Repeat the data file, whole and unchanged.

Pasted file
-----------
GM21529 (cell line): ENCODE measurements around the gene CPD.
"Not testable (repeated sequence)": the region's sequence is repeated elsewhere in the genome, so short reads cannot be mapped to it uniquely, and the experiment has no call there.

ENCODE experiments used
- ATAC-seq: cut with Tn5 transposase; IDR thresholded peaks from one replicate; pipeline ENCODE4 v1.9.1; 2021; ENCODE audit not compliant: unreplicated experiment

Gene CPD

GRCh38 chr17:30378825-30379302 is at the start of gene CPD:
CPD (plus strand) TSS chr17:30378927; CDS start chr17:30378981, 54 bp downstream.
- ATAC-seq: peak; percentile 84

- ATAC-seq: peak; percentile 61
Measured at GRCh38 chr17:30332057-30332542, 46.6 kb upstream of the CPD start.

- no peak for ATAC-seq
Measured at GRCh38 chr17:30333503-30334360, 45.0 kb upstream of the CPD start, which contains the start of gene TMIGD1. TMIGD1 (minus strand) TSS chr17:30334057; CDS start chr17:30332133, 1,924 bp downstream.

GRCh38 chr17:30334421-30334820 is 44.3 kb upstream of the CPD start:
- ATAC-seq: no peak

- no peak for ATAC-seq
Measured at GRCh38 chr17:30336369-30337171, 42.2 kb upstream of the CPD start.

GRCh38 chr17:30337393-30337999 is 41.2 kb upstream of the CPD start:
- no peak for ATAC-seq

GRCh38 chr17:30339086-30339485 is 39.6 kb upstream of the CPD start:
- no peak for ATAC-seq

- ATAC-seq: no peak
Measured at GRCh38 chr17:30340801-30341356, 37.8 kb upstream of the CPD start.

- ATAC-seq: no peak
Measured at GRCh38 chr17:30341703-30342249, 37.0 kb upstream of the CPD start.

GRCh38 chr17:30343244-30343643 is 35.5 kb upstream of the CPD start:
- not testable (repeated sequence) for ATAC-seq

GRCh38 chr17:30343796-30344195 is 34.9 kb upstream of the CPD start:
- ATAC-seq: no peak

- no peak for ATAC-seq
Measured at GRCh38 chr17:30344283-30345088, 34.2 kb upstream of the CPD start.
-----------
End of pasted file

GM21529 (cell line): ENCODE measurements around the gene CPD.
"Not testable (repeated sequence)": the region's sequence is repeated elsewhere in the genome, so short reads cannot be mapped to it uniquely, and the experiment has no call there.

ENCODE experiments used
- ATAC-seq: cut with Tn5 transposase; IDR thresholded peaks from one replicate; pipeline ENCODE4 v1.9.1; 2021; ENCODE audit not compliant: unreplicated experiment

Gene CPD

GRCh38 chr17:30378825-30379302 is at the start of gene CPD:
CPD (plus strand) TSS chr17:30378927; CDS start chr17:30378981, 54 bp downstream.
- ATAC-seq: peak; percentile 84

- ATAC-seq: peak; percentile 61
Measured at GRCh38 chr17:30332057-30332542, 46.6 kb upstream of the CPD start.

- no peak for ATAC-seq
Measured at GRCh38 chr17:30333503-30334360, 45.0 kb upstream of the CPD start, which contains the start of gene TMIGD1. TMIGD1 (minus strand) TSS chr17:30334057; CDS start chr17:30332133, 1,924 bp downstream.

GRCh38 chr17:30334421-30334820 is 44.3 kb upstream of the CPD start:
- ATAC-seq: no peak

- no peak for ATAC-seq
Measured at GRCh38 chr17:30336369-30337171, 42.2 kb upstream of the CPD start.

GRCh38 chr17:30337393-30337999 is 41.2 kb upstream of the CPD start:
- no peak for ATAC-seq

GRCh38 chr17:30339086-30339485 is 39.6 kb upstream of the CPD start:
- no peak for ATAC-seq

- ATAC-seq: no peak
Measured at GRCh38 chr17:30340801-30341356, 37.8 kb upstream of the CPD start.

- ATAC-seq: no peak
Measured at GRCh38 chr17:30341703-30342249, 37.0 kb upstream of the CPD start.

GRCh38 chr17:30343244-30343643 is 35.5 kb upstream of the CPD start:
- not testable (repeated sequence) for ATAC-seq

GRCh38 chr17:30343796-30344195 is 34.9 kb upstream of the CPD start:
- ATAC-seq: no peak

- no peak for ATAC-seq
Measured at GRCh38 chr17:30344283-30345088, 34.2 kb upstream of the CPD start.